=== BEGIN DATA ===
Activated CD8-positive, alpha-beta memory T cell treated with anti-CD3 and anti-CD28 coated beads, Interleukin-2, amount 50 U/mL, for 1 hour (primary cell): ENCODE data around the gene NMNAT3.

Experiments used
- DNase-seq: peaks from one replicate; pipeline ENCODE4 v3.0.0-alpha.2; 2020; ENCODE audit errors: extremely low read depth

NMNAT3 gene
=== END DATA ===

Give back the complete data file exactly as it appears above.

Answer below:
Activated CD8-positive, alpha-beta memory T cell treated with anti-CD3 and anti-CD28 coated beads, Interleukin-2, amount 50 U/mL, for 1 hour (primary cell): ENCODE data around the gene NMNAT3.

Experiments used
- DNase-seq: peaks from one replicate; pipeline ENCODE4 v3.0.0-alpha.2; 2020; ENCODE audit errors: extremely low read depth

NMNAT3 gene